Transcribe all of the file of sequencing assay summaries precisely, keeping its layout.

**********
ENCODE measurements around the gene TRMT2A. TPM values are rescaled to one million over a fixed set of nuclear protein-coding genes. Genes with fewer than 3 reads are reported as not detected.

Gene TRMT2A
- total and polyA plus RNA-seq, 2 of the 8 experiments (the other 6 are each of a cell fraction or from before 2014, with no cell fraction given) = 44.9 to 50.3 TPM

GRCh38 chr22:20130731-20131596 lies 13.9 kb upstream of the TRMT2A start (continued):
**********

ENCODE measurements around the gene TRMT2A. TPM values are rescaled to one million over a fixed set of nuclear protein-coding genes. Genes with fewer than 3 reads are reported as not detected.

Gene TRMT2A
- total and polyA plus RNA-seq, 2 of the 8 experiments (the other 6 are each of a cell fraction or from before 2014, with no cell fraction given) = 44.9 to 50.3 TPM

GRCh38 chr22:20130731-20131596 lies 13.9 kb upstream of the TRMT2A start (continued):